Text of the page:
This is a guest post by Barbara DeFelice, Program Director for Scholarly Communication, Copyright and Publishing at the Dartmouth College Library.
Dartmouth offers a small number of MOOCs, selected from faculty proposals, through the DartmouthX infrastructure. This includes a cross-unit team of librarians, educational designers, students and faculty. Dartmouth is providing this level of support for faculty to develop MOOCs in order to influence long-standing teaching practices through experiments in the MOOCs that are evaluated and brought into the on-campus learning experience.
Among the changes we see is a deeper understanding of transformative fair use in the teaching context, most notably through the development of the DartmouthX course Introduction to Italian Opera. The instructor, Professor Steve Swayne, needed to allow the students to view clips from different performances in order to illustrate his points and to engage the students with the material. That is allowed in the classroom under U.S.Copyright Law section 110, described as “performance or display of a work by instructors or pupils in the course of face-to-face teaching activities of a nonprofit educational institution, in a classroom or similar place devoted to instruction”.
The Opera MOOC provided a case that demanded different approaches and methods. The DartmouthX Opera course team felt strongly that all the content needed to be made available to all students even after the course was over, so neither classroom use of performances nor the TEACH Act applied. The instruction needed to be developed and filmed ahead of time, and so it was important to have a high degree of confidence that all the content in a video could be used for the MOOC audience. From on-going work providing education and outreach to the Dartmouth community about copyright, fair use, and permissions for using works in teaching and scholarship, the librarians had materials to guide the Dartmouth faculty in making a transformative fair use determination. However, this is not exercised very often, because it takes time and work on the part of the instructor.
When faced with the need to incorporate high quality video and audio, the team decided to make a transformative fair use case. The course team used guidelines developed by Dartmouth librarians in consultation with Dartmouth’s General Counsel for using copyrighted materials in DartmouthX courses. The amount used had to be only what was needed to make the teaching point, and the video and audio clips needed to be embedded into the lecture where the instructor commented on just those portions. This allowed the Introduction to Italian Opera MOOC to include clips of the most relevant and compelling video and audio performances into the instructional video lectures. This approach required in-depth deliberations and detailed work on the part of the course team, but all involved felt it was worth the effort. An example of this transformative fair use of copyrighted video is in the Introduction to Italian Opera Act 1, Scene 2, “Examples of Opera before Mozart”. Here, a video clip of Monteverdi’s Orfeo plays while Professor Swayne asks the viewer to consider how the music carries the message, which is a major theme of the course. Building on this work, the same team has developed a new MOOC, Introduction to German Opera, which launched in spring 2017.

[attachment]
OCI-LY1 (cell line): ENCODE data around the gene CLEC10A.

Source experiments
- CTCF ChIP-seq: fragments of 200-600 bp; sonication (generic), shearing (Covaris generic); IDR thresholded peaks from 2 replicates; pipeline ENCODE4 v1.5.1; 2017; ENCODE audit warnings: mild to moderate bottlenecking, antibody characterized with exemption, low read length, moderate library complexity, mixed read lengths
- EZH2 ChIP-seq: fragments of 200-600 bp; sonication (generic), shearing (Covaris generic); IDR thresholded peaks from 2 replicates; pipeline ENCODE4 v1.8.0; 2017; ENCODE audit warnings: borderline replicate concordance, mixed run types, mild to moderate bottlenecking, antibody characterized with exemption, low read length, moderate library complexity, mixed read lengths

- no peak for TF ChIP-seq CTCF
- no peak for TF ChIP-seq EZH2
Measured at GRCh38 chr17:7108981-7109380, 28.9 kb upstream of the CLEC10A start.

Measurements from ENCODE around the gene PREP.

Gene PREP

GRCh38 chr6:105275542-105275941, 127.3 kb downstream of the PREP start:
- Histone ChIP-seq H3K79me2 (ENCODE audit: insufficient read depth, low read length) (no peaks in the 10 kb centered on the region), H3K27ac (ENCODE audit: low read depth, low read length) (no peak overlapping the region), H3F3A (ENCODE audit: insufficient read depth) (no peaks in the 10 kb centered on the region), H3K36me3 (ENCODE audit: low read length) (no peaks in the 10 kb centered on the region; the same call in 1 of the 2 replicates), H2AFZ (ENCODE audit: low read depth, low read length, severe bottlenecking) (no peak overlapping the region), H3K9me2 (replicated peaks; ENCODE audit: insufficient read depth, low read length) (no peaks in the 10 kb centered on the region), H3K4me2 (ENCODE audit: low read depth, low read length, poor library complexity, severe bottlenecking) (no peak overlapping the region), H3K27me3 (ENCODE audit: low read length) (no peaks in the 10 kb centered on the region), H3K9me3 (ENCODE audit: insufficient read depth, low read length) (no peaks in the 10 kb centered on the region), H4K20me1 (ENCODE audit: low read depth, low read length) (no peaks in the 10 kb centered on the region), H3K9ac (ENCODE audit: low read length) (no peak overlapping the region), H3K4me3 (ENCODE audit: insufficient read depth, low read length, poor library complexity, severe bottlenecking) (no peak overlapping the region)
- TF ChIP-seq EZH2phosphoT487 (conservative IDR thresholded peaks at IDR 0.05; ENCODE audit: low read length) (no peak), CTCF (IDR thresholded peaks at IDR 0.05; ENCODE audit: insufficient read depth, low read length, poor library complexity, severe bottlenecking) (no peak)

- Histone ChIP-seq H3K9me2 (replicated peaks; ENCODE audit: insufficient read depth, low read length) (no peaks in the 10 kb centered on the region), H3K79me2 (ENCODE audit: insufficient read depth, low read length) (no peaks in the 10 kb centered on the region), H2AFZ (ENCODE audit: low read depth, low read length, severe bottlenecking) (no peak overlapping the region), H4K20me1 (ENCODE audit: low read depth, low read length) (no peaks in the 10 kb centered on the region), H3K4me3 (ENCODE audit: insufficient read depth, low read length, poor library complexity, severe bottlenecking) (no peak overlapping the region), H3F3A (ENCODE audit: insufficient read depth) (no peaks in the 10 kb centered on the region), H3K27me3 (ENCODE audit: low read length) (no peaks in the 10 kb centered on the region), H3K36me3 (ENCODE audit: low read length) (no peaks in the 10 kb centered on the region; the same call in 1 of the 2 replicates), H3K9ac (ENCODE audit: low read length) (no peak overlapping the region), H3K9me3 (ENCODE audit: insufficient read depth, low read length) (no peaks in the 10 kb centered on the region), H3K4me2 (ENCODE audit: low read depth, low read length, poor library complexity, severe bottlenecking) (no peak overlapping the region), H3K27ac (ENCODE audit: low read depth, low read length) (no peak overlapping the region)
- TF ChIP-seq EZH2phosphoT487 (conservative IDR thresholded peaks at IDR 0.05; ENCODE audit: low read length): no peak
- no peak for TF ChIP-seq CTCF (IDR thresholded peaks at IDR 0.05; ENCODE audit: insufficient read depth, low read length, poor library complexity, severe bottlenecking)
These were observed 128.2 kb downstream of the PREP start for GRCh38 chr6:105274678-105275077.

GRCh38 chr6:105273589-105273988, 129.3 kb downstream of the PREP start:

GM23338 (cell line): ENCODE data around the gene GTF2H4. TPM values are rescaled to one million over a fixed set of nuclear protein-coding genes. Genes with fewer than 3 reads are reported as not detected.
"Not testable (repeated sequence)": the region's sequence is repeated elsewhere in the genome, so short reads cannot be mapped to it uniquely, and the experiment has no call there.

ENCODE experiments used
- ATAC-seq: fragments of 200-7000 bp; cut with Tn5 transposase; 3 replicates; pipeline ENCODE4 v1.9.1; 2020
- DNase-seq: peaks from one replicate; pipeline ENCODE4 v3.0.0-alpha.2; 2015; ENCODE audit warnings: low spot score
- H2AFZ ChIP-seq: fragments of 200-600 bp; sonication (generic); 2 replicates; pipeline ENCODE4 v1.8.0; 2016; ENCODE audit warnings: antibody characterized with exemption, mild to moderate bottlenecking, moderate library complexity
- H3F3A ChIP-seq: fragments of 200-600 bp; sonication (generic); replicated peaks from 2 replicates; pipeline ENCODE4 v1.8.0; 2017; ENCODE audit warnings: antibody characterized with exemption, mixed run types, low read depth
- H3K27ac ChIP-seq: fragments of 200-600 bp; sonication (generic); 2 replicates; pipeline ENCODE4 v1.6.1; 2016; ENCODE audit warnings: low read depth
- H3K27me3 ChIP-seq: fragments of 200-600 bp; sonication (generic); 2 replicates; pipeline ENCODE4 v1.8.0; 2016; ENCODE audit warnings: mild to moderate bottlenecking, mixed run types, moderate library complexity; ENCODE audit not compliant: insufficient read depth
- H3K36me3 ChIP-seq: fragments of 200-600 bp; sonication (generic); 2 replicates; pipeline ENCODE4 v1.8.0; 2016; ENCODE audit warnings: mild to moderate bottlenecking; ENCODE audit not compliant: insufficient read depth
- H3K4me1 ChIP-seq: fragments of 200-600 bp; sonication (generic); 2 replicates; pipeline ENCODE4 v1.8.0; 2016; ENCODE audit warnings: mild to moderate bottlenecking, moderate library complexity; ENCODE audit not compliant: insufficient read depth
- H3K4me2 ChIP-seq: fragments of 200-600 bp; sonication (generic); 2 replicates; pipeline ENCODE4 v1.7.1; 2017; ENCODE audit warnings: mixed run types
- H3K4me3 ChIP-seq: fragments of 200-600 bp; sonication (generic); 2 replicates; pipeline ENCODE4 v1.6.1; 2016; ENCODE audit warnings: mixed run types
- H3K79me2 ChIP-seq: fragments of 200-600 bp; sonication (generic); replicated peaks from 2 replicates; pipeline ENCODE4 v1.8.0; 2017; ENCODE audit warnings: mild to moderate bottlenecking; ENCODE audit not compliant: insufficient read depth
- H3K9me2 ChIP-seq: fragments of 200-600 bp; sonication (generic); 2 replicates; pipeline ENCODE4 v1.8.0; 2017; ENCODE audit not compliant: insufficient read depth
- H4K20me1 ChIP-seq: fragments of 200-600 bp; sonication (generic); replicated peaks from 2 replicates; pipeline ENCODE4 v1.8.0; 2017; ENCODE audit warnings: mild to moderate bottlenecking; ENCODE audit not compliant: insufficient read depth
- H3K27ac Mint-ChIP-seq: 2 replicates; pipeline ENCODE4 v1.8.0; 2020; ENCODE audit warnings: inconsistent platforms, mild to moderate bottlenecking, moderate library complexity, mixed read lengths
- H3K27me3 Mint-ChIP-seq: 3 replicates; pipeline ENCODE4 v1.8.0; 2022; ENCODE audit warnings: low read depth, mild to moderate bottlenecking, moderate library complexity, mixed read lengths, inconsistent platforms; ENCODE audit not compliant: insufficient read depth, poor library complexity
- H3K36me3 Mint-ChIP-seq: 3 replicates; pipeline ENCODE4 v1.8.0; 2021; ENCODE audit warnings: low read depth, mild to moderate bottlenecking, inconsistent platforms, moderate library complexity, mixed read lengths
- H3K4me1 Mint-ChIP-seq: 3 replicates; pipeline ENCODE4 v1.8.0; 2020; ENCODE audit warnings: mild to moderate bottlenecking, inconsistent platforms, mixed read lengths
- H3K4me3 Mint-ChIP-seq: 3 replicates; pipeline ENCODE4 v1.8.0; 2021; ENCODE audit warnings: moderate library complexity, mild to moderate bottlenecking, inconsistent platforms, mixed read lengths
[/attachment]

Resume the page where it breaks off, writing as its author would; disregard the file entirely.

Having worked through the copyright questions posed in the Italian Opera course with such good results, we now have more ways to incorporate copyrighted video and audio into the DartmouthX courses as Dartmouth continues to develop MOOCs in selected topic areas.